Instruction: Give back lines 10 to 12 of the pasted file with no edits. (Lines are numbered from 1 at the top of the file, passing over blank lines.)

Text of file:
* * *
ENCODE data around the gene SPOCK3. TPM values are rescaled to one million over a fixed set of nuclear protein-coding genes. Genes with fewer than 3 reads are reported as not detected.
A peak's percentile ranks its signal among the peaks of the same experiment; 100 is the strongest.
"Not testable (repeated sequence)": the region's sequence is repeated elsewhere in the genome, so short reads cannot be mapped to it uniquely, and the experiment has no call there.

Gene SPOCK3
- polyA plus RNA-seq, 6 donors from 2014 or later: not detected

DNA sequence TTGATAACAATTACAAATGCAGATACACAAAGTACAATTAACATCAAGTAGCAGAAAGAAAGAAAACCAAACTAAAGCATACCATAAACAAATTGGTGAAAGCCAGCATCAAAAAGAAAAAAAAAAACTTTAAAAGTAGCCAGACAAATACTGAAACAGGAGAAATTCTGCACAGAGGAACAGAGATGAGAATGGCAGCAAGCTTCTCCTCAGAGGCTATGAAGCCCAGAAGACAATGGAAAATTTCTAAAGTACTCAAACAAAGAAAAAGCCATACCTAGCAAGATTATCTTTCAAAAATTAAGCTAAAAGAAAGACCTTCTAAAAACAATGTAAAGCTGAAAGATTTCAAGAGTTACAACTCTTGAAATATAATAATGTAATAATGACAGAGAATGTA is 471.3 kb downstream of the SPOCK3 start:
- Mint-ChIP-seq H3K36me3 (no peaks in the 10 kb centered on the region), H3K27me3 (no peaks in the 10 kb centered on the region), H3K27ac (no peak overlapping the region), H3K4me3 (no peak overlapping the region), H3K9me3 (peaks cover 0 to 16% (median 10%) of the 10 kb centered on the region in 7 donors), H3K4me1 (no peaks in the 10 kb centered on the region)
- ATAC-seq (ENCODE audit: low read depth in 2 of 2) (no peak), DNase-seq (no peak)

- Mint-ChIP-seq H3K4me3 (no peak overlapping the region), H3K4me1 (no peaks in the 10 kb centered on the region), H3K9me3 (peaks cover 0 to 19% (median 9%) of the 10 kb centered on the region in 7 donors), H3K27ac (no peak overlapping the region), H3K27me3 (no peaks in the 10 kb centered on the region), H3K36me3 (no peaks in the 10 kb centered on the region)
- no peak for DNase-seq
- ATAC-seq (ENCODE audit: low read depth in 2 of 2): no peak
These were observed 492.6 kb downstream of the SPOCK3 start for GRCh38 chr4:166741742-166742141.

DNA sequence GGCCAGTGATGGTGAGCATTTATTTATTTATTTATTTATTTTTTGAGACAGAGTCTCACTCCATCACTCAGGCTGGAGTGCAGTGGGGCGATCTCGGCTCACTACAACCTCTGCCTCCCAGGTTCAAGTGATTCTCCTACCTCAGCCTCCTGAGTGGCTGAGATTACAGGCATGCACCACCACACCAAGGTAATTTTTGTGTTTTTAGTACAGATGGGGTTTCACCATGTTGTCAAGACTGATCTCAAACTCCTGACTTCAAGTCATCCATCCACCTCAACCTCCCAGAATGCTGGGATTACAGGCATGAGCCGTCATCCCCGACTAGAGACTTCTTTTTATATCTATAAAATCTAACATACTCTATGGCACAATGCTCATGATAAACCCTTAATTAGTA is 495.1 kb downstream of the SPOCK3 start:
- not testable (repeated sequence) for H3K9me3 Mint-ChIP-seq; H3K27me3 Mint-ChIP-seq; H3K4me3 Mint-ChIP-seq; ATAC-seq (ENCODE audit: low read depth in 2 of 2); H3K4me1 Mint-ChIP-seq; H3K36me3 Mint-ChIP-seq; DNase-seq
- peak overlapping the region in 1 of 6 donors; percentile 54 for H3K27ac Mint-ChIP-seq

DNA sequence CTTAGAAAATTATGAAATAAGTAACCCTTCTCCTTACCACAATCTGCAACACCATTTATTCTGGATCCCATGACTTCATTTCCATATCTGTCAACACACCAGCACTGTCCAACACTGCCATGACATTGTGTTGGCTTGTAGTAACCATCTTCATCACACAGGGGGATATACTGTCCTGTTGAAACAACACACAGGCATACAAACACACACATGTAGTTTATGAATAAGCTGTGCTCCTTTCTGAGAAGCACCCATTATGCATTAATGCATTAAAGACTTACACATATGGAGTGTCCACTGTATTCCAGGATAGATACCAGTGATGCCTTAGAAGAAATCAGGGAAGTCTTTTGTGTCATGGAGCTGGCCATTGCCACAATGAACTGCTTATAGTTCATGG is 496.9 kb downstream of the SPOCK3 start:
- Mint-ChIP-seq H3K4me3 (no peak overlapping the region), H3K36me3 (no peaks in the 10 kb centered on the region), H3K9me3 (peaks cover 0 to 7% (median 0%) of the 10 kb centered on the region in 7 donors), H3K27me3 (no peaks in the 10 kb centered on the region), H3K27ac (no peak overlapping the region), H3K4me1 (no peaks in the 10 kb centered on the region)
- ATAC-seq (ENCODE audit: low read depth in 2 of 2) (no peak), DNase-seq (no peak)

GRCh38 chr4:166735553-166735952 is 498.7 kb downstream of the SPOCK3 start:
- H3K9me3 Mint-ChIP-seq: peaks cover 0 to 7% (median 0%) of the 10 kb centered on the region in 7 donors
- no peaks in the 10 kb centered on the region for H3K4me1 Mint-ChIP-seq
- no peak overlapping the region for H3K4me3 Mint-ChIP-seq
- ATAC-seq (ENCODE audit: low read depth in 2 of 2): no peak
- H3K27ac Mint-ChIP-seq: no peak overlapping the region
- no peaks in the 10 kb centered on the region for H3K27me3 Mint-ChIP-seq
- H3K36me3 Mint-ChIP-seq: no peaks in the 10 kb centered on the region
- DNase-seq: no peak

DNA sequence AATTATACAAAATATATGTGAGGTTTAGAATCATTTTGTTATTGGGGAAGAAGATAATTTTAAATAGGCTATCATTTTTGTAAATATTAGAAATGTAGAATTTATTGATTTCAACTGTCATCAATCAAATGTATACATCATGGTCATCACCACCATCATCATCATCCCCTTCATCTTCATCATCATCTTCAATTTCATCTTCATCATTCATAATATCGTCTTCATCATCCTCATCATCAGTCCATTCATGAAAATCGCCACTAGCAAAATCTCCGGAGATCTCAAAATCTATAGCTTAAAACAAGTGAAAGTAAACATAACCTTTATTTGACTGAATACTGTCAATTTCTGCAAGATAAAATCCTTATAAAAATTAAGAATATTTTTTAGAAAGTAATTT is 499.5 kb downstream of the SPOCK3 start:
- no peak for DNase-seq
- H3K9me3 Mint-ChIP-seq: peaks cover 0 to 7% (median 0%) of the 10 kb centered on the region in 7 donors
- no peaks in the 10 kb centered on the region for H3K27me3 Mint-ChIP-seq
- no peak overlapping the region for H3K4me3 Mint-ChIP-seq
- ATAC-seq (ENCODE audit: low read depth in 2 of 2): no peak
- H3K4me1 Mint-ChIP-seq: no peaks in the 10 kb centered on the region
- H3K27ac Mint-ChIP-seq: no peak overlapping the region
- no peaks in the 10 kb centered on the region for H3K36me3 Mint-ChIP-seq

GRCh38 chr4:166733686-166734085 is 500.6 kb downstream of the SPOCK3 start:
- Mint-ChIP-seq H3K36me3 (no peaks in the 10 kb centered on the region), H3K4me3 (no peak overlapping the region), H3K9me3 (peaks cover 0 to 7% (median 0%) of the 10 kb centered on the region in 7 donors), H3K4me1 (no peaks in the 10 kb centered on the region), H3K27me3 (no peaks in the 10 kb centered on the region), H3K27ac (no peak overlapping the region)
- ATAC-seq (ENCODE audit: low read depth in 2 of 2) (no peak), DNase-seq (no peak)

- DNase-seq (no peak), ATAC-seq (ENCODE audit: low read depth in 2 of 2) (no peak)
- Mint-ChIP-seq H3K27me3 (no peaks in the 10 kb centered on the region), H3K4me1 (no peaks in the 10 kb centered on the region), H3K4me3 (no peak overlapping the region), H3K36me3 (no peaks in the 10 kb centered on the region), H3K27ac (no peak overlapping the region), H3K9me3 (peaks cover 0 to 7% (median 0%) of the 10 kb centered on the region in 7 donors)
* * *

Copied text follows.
- no peak for DNase-seq
- ATAC-seq (ENCODE audit: low read depth in 2 of 2): no peak
These were observed 492.6 kb downstream of the SPOCK3 start for GRCh38 chr4:166741742-166742141.